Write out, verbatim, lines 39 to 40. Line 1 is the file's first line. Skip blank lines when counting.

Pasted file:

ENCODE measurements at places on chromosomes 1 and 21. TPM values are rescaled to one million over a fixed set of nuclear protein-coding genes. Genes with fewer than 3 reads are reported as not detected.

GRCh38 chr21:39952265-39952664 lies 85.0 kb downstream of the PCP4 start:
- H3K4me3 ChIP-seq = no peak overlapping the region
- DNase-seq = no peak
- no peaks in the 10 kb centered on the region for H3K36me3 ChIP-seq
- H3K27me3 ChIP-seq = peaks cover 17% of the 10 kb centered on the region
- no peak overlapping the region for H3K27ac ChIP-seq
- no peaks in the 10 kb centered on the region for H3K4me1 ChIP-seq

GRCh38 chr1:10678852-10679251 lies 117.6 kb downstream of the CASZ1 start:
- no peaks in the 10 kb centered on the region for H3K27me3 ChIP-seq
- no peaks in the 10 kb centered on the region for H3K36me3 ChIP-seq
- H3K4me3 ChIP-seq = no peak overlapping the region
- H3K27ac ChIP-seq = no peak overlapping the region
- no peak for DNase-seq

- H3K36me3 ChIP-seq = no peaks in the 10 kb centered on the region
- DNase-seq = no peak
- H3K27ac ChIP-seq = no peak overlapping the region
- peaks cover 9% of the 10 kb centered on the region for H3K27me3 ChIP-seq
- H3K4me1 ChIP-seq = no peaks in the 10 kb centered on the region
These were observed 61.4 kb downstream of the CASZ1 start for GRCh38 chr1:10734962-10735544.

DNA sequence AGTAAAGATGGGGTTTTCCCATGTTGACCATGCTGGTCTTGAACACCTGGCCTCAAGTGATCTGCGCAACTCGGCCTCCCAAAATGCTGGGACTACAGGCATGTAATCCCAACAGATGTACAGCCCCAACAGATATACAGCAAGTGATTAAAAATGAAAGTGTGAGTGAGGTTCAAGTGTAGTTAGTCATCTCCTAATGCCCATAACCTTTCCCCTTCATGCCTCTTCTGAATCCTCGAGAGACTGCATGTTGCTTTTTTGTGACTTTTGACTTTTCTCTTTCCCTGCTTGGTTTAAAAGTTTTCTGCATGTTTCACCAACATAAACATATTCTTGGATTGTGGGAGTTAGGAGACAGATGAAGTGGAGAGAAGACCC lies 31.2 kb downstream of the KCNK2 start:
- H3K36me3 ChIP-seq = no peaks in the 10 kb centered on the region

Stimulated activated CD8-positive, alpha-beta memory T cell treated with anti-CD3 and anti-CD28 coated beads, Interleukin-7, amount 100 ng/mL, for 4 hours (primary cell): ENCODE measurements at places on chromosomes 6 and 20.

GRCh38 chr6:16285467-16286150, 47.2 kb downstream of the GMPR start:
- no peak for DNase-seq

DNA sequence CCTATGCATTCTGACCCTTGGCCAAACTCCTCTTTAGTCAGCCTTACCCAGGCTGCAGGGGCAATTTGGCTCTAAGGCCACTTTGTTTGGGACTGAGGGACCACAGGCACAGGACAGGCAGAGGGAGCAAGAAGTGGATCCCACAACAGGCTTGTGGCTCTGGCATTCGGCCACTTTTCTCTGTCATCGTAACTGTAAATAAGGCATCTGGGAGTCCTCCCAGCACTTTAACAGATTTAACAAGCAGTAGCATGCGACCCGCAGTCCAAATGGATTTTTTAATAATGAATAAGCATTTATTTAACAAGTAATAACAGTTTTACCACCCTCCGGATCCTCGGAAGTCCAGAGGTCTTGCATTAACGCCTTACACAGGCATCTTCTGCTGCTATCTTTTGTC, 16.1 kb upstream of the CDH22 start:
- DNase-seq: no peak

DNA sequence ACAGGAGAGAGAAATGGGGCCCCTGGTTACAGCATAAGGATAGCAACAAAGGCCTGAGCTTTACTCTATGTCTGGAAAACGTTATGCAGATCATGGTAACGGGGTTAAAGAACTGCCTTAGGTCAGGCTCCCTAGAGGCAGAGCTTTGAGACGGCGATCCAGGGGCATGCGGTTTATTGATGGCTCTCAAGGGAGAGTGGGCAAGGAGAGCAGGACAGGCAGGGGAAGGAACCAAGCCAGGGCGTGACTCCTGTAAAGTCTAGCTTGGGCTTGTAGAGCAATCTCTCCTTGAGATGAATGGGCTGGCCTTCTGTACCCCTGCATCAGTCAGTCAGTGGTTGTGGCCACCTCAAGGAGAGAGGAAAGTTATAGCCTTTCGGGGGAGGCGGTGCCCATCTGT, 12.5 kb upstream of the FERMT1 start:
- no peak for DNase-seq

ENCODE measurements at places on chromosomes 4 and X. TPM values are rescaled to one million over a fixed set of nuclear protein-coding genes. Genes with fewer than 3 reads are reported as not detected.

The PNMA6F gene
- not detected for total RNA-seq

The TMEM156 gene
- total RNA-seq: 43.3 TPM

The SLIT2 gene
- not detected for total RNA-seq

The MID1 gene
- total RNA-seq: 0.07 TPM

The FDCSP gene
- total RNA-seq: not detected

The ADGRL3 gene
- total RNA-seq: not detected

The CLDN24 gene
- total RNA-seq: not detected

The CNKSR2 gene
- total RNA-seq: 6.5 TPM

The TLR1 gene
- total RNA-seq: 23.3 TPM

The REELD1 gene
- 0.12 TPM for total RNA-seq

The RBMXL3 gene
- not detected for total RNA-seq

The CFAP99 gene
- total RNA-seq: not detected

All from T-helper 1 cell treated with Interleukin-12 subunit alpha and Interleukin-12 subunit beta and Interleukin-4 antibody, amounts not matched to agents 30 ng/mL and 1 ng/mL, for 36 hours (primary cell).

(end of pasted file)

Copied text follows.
The FDCSP gene
- total RNA-seq: not detected